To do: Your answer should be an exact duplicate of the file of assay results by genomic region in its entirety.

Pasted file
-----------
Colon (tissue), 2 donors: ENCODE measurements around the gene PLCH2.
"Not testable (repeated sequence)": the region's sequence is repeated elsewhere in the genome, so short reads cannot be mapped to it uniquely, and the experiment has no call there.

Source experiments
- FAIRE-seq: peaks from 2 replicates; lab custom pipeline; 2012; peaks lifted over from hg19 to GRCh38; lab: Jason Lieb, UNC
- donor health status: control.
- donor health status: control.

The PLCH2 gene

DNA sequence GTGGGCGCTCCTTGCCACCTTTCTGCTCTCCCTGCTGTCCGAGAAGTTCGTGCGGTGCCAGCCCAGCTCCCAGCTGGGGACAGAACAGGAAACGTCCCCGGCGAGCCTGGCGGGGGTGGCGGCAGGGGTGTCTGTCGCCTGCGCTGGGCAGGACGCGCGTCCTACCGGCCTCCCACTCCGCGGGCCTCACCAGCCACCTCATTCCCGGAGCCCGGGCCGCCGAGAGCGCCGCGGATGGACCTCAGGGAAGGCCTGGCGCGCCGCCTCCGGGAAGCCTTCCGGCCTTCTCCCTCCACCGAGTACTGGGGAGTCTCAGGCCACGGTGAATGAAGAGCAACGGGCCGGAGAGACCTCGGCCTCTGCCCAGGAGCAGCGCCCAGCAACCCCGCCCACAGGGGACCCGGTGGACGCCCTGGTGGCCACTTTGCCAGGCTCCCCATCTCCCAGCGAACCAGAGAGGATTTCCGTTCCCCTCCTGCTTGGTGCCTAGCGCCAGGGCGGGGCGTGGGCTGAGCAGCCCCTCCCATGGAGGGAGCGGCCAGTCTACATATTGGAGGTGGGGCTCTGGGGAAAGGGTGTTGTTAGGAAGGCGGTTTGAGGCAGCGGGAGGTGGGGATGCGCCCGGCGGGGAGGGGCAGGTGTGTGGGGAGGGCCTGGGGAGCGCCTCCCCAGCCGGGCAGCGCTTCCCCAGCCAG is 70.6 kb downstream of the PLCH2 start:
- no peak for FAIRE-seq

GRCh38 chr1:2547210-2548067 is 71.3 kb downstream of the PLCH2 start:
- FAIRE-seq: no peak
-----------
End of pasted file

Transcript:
Colon (tissue), 2 donors: ENCODE measurements around the gene PLCH2.
"Not testable (repeated sequence)": the region's sequence is repeated elsewhere in the genome, so short reads cannot be mapped to it uniquely, and the experiment has no call there.

Source experiments
- FAIRE-seq: peaks from 2 replicates; lab custom pipeline; 2012; peaks lifted over from hg19 to GRCh38; lab: Jason Lieb, UNC
- donor health status: control.
- donor health status: control.

The PLCH2 gene

DNA sequence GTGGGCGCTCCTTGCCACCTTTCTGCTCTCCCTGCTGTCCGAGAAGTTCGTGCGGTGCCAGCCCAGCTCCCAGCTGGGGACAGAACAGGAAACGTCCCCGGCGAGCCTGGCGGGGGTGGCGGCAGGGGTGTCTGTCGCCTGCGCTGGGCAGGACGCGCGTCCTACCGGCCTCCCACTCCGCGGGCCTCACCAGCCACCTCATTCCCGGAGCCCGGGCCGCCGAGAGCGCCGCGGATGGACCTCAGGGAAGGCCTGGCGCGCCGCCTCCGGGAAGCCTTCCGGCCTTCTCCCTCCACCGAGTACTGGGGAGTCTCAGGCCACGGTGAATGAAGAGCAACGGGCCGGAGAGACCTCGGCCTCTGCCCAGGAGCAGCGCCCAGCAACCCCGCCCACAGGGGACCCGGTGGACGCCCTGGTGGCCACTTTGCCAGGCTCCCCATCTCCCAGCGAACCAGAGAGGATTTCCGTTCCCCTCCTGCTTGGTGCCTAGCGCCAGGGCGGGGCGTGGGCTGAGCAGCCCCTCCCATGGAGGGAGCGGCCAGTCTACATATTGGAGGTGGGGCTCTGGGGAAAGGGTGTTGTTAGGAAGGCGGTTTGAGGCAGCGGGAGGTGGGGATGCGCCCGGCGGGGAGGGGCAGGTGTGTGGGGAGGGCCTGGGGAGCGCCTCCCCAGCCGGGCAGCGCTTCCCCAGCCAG is 70.6 kb downstream of the PLCH2 start:
- no peak for FAIRE-seq

GRCh38 chr1:2547210-2548067 is 71.3 kb downstream of the PLCH2 start:
- FAIRE-seq: no peak